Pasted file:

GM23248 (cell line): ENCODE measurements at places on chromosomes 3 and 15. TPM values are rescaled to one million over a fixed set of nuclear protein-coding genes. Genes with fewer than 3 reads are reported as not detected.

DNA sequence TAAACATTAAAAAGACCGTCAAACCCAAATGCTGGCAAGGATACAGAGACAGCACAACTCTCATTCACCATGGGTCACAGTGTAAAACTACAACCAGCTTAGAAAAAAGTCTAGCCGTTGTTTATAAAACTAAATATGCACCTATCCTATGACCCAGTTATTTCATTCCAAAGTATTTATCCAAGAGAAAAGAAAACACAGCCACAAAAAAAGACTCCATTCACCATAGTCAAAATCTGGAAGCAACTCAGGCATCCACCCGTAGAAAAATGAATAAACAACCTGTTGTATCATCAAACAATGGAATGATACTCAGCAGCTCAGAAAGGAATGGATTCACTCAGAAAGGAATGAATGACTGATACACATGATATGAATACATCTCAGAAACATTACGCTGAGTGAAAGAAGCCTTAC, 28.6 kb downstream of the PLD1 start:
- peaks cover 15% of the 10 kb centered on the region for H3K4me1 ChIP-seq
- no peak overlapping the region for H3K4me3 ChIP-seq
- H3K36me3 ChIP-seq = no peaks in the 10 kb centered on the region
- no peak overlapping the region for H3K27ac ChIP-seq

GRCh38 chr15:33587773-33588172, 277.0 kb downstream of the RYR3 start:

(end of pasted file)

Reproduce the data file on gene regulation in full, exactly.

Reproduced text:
GM23248 (cell line): ENCODE measurements at places on chromosomes 3 and 15. TPM values are rescaled to one million over a fixed set of nuclear protein-coding genes. Genes with fewer than 3 reads are reported as not detected.

DNA sequence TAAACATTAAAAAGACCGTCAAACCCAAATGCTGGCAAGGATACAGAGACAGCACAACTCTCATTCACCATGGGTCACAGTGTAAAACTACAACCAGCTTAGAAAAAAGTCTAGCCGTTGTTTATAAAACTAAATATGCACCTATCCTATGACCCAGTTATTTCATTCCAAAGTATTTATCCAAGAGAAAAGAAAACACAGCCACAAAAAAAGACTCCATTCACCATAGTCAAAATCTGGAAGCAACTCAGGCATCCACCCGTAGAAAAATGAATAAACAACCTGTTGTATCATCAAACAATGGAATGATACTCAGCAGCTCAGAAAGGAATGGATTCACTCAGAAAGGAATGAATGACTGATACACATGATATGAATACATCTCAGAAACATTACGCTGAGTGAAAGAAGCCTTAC, 28.6 kb downstream of the PLD1 start:
- peaks cover 15% of the 10 kb centered on the region for H3K4me1 ChIP-seq
- no peak overlapping the region for H3K4me3 ChIP-seq
- H3K36me3 ChIP-seq = no peaks in the 10 kb centered on the region
- no peak overlapping the region for H3K27ac ChIP-seq

GRCh38 chr15:33587773-33588172, 277.0 kb downstream of the RYR3 start: